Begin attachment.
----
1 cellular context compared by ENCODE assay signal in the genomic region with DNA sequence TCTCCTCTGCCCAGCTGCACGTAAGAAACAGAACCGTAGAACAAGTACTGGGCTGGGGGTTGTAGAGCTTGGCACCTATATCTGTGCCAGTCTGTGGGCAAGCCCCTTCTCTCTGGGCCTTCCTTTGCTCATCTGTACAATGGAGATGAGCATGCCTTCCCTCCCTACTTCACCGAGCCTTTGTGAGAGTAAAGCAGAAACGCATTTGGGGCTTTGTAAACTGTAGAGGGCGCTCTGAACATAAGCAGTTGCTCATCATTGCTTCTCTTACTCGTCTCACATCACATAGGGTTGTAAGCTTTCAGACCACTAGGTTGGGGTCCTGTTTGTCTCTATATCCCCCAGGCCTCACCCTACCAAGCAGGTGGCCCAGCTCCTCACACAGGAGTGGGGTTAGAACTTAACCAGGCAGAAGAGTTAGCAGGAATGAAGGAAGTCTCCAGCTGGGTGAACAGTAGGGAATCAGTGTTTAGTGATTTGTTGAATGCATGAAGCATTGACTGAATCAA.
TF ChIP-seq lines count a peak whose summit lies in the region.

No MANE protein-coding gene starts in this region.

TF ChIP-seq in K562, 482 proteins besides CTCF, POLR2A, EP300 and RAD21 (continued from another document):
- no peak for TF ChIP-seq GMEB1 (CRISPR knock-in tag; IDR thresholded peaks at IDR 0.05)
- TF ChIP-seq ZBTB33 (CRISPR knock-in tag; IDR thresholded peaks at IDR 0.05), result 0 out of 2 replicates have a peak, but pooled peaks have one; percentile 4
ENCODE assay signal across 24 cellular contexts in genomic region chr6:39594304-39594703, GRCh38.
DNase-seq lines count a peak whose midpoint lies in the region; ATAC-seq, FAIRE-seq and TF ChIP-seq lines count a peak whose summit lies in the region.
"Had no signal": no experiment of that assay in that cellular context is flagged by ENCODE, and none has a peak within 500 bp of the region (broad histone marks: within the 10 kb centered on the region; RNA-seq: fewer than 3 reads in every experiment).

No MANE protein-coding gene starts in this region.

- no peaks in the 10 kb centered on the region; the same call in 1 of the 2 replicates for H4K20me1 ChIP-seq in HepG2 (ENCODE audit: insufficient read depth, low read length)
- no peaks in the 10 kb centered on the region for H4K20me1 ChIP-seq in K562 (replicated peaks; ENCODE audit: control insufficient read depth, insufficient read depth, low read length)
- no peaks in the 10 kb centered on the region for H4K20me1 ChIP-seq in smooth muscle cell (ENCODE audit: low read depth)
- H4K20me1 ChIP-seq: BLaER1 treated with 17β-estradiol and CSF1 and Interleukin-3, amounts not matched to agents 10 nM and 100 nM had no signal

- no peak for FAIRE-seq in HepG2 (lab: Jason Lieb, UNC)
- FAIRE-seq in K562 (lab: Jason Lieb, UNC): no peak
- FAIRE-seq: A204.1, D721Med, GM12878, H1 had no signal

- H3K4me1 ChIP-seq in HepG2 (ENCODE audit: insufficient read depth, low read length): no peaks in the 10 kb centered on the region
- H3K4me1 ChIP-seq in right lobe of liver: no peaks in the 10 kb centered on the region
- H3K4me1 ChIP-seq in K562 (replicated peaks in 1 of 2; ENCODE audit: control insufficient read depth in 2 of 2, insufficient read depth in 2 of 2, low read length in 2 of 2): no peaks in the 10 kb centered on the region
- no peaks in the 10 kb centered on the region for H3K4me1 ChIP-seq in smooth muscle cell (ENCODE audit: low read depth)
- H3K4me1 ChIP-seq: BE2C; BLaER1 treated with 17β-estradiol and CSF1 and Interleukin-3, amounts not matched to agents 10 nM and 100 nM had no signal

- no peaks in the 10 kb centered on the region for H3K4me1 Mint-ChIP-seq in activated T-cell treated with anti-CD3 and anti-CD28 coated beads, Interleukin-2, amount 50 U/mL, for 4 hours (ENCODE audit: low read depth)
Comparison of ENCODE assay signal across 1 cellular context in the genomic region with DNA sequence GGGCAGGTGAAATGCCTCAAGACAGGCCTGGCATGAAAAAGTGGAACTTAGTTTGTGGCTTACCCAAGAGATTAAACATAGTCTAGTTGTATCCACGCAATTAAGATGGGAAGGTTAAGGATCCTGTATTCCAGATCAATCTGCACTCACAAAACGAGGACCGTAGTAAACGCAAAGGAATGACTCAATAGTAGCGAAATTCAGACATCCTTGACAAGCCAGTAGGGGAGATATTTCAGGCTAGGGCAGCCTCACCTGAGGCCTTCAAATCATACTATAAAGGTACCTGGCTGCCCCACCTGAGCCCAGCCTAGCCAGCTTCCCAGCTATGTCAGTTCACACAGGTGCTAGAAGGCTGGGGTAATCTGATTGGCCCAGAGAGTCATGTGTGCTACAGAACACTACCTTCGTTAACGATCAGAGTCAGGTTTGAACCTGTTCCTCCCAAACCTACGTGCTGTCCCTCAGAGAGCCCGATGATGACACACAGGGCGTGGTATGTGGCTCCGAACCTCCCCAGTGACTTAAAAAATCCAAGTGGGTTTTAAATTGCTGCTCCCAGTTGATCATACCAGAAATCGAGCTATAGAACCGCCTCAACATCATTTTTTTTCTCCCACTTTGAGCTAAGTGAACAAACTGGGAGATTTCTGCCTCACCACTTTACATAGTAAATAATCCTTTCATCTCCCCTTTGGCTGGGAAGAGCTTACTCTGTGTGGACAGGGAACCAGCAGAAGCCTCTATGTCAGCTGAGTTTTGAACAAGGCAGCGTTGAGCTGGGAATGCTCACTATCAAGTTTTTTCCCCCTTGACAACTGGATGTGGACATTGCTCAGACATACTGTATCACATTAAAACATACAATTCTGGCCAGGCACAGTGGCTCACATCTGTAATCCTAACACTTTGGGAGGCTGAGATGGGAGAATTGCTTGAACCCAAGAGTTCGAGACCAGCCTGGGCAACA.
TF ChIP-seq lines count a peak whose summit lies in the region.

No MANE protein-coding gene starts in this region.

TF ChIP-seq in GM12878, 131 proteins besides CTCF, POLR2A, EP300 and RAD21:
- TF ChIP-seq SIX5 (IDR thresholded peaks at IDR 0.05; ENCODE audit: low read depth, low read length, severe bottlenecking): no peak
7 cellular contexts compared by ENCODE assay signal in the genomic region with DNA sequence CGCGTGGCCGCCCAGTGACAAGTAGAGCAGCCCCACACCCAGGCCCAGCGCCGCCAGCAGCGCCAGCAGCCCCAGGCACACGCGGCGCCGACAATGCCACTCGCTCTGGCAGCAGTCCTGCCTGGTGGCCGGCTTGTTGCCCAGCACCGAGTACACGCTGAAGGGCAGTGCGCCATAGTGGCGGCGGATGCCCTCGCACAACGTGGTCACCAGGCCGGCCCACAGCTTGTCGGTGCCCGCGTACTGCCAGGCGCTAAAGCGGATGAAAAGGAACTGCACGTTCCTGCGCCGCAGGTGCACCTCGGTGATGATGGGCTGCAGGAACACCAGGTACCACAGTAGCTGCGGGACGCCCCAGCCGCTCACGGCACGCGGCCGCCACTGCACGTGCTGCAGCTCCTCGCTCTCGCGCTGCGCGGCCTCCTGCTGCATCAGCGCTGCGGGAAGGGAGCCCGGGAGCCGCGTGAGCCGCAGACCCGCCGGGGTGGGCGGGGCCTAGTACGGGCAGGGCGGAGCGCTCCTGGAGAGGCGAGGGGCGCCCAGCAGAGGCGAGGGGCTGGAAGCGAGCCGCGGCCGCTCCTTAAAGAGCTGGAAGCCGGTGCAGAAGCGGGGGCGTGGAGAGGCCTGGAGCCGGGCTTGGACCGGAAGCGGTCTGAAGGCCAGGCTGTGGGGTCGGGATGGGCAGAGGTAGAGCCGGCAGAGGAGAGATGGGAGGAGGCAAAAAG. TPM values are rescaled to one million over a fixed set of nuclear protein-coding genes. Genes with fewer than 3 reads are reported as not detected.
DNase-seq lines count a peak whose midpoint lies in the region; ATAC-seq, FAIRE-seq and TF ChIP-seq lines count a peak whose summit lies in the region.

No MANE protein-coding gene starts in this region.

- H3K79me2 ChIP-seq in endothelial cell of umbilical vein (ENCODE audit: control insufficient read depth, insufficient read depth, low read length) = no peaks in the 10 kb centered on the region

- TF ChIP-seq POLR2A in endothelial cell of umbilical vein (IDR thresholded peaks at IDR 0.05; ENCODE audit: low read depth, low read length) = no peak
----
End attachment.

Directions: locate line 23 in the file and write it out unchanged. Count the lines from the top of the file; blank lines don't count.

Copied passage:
- no peaks in the 10 kb centered on the region for H3K4me1 Mint-ChIP-seq in activated T-cell treated with anti-CD3 and anti-CD28 coated beads, Interleukin-2, amount 50 U/mL, for 4 hours (ENCODE audit: low read depth)